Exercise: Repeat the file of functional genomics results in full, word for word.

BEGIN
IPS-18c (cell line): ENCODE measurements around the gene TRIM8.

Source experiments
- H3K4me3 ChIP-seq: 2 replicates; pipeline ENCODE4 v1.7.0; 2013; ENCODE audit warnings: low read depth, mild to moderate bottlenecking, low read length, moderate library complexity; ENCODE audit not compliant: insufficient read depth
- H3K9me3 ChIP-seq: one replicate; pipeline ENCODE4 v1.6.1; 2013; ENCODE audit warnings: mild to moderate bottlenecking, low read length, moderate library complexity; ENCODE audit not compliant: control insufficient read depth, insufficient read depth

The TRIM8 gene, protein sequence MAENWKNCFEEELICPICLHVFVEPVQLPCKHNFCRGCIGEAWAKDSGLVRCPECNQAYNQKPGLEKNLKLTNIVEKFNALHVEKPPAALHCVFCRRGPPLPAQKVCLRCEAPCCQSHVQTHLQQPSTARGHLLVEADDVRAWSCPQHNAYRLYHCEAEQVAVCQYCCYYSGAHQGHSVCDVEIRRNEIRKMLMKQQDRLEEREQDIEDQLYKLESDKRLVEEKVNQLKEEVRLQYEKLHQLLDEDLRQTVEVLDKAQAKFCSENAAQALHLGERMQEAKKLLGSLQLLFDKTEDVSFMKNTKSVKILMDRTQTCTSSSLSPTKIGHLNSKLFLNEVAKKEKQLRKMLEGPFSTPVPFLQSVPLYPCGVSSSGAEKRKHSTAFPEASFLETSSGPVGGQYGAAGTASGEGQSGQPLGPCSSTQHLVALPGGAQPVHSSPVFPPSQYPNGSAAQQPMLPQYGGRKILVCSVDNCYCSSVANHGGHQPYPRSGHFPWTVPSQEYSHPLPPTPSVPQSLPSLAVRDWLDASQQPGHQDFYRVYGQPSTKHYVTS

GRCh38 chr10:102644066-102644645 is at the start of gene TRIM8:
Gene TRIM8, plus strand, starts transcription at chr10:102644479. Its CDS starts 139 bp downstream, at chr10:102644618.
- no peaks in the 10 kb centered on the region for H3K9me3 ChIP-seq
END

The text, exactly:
IPS-18c (cell line): ENCODE measurements around the gene TRIM8.

Source experiments
- H3K4me3 ChIP-seq: 2 replicates; pipeline ENCODE4 v1.7.0; 2013; ENCODE audit warnings: low read depth, mild to moderate bottlenecking, low read length, moderate library complexity; ENCODE audit not compliant: insufficient read depth
- H3K9me3 ChIP-seq: one replicate; pipeline ENCODE4 v1.6.1; 2013; ENCODE audit warnings: mild to moderate bottlenecking, low read length, moderate library complexity; ENCODE audit not compliant: control insufficient read depth, insufficient read depth

The TRIM8 gene, protein sequence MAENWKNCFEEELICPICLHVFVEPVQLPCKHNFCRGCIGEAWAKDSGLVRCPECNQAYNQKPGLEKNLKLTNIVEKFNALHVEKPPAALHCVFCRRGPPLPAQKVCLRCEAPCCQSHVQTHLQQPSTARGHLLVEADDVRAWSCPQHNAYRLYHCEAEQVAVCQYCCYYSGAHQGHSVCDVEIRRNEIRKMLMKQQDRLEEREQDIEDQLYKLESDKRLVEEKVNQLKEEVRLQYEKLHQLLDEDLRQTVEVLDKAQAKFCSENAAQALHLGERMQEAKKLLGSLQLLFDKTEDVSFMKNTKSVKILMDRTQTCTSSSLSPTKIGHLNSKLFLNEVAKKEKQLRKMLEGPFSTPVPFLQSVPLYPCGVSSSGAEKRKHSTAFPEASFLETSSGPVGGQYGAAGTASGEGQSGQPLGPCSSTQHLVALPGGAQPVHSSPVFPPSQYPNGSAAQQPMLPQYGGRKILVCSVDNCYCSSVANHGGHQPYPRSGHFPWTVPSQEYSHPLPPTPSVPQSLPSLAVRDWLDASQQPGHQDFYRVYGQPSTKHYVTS

GRCh38 chr10:102644066-102644645 is at the start of gene TRIM8:
Gene TRIM8, plus strand, starts transcription at chr10:102644479. Its CDS starts 139 bp downstream, at chr10:102644618.
- no peaks in the 10 kb centered on the region for H3K9me3 ChIP-seq